A brave whistleblower recently reported that women immigrants at an Immigration and Customs Enforcement (ICE) detention center have been subjected to gynecological procedures without their knowledge or informed consent. Unfortunately, for thousands of women and girls, these reported violations are just a sampling of the government’s illegal practices of aggression and neglect in its treatment of women seeking to immigrate to the United States.
Este es el momento para modernizar nuestros sistemas electorales. Debemos introducir mecanismos especiales de votación que no erosionen la confianza en la integridad de los comicios.
A la disputa por la Presidencia del Banco Interamericano de Desarrollo se sumó un conflicto entre el secretario general de la Organización de Estados Americanos, Luis Almagro, y la Comisión Interamericana de Derechos Humanos. Aunque ambos casos son muy distintos, expresan una realidad preocupante: la creciente polarización que afecta a organismos fundamentales para América Latina y el Caribe.
The abdication of US leadership and virtually no response to the global pandemic in Latin America most dramatically revealed the fundamental indifference of the Trump administration towards the region. What would a new, Biden-led Democratic US administration in January 2021 (which as of this writing appears more likely than not) mean for Latin American policy?
El desarrollo infantil durante la crisis del Covid-19: Recursos para las familias y los profesionales que trabajan con ellas
Este documento ofrece un listado explicativo de los tipos de recursos que se han desarrollado para apoyar la educación inicial y el desarrollo infantil durante la crisis del Covid-19.
For Latin American and Caribbean nations that will depend heavily on the Inter-American Development Bank to recover from the Covid-19 pandemic in the years to come, the implications of Mauricio Claver-Carone’s bid for the presidency are profound.
For the Trump administration, there seem to be only two options in dealing with multilateral institutions: withdraw (as in the case of the World Health Organization) or take them over. In the tussle over the Inter-American Development Bank, the region is prepared to wait him out. The ball is now in Latin America’s court.
Nicaragua’s political crisis is torn between violence and anger of defensive misrule, and division within the opposition. It is a political battle full of contempt, criticism, and even manipulating reality. These actions are not atypical of Nicaragua, and they represent a very deep belief of our political culture: the government can only be administered by the perfect politician and each of us judges with moral superiority who is or is not worthy to be considered perfect.
The Covid-19 pandemic has once more demonstrated the fragility of Latin American regional and subregional organizations, and the reasons for it: the weaknesses of domestic institutions, the lack of shared interests and values, and the dependence on foreign powers. It is not too late to turn the pandemic into an opportunity to acknowledge the existence of common interests, and the value of pursuing them collectively.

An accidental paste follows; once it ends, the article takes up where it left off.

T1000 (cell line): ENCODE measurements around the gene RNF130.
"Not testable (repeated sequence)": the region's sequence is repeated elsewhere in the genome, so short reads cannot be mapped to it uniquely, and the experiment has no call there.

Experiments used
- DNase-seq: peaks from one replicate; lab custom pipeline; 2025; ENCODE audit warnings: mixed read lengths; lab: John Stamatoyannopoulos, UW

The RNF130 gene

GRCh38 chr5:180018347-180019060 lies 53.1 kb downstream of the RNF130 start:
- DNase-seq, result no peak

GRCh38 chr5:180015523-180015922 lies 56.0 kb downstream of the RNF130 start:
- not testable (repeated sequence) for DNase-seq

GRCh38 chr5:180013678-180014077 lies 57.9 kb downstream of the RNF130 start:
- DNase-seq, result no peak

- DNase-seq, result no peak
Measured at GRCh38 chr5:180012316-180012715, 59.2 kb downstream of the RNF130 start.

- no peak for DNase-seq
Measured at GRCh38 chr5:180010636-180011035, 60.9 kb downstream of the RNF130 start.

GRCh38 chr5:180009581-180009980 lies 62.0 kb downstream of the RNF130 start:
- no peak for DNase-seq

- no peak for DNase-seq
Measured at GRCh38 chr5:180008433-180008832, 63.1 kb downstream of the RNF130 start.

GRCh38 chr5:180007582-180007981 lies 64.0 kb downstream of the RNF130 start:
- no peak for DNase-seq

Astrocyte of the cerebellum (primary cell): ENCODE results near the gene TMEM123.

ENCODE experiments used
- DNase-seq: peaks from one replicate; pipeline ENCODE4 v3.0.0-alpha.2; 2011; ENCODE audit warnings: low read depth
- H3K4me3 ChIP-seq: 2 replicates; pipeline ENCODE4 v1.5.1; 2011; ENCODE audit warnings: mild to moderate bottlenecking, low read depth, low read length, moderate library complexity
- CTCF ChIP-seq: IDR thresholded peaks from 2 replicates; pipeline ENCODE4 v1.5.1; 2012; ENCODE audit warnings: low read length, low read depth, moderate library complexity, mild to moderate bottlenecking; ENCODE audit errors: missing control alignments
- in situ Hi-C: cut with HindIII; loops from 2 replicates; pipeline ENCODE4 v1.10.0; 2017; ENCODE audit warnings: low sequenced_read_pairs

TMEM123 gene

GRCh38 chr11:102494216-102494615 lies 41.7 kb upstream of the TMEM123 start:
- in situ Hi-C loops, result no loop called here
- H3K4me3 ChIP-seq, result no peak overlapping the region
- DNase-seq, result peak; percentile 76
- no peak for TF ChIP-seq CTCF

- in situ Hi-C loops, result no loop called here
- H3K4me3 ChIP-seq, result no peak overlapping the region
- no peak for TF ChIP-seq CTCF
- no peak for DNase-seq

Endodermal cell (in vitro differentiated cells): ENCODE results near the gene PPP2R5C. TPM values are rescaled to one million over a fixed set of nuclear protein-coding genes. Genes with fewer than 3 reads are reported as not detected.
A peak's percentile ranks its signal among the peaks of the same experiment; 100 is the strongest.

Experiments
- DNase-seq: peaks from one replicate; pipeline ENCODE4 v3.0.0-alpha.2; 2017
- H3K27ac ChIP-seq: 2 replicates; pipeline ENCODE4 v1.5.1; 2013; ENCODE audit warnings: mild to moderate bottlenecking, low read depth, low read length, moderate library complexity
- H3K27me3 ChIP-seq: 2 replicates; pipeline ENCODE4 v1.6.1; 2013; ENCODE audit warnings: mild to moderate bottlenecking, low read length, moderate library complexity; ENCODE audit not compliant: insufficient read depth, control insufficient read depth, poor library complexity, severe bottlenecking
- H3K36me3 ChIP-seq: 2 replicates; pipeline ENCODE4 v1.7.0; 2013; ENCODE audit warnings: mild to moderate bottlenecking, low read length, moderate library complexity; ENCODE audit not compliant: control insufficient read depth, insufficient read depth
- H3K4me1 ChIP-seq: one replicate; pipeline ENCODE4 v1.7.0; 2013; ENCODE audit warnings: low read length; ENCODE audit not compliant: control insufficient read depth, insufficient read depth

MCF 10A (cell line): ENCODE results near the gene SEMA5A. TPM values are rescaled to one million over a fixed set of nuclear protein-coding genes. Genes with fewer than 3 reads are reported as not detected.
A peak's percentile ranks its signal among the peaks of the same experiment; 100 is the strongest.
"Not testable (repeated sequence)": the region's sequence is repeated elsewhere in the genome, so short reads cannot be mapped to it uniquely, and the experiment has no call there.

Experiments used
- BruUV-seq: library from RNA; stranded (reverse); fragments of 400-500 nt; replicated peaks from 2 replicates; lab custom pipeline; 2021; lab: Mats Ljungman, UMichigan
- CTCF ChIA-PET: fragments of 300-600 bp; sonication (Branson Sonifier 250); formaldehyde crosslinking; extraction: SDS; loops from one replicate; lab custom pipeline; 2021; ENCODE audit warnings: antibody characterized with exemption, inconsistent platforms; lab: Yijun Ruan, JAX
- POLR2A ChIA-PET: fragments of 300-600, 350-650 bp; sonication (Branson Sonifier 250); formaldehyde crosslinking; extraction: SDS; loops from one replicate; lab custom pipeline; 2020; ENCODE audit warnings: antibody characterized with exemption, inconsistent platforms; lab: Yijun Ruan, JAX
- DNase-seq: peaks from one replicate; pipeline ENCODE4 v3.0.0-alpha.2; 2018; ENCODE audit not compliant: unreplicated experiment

Covid-19 is transforming organized crime. In addition to heightening the risk of violence, the pandemic is also indirectly strengthening the social, economic, and political clout of several criminal organizations in the same way that the Italian mafia and Japanese Yakuza emerged stronger after the great dislocations of the Second World War. Crime kingpins know full well that law enforcement and criminal justice systems are overstretched, and that prisons are bursting at the seams. They also know that an economic depression is coming, which may increase the risk of violence. It is not entirely clear if governments are similarly alert.
Bolton’s account in the chapter “Venezuela Libre” in his newly released book, “The Room Where it Happened: A White House Memoir,” is a powerful reminder of how the Trump administration – out of a mix of ignorance, incompetence, and frivolousness – squandered the opportunity to help Venezuela emerge from its disastrous situation.
Latin America After Covid-19: Just as Heterogeneous, Fragmented, and Irrelevant as Before…So Now What?
How does the Covid-19 pandemic affect Latin America’s insertion with the world? Andrés Malamud explored this topic in the book ‘Unfulfilled Promises’ in 2019. Today he reflects on how the pandemic has changed none of the trends he then identified. Rather, it has highlighted all of them: at the global level, we witness increasing multipolarity, failure of multilateral cooperation, and a Sino-American power transition; in Latin America, we observe structural heterogeneity, political fragmentation, and geopolitical irrelevance. Let us elaborate.
Manuel Orozco outlines how Daniel Ortega’s regime is using the Covid-19 pandemic as an opportunity to ensure political survival. Regardless of the measure used, Nicaragua is the country that has least adhered to efforts to mitigate the pandemic. The consequences of the government’s inaction are deadly.
The sustained success of China’s model, despite its often-referenced drawbacks, will force a continued referendum on democracy. Even the strongest of democratic systems will be forced to confront their vulnerabilities and inefficiencies.
The success of China’s regional outreach in Latin America will depend, as it has for a number of years, on Beijing’s relative influence in regional institutions and on the capacity and effectiveness of the institutions themselves.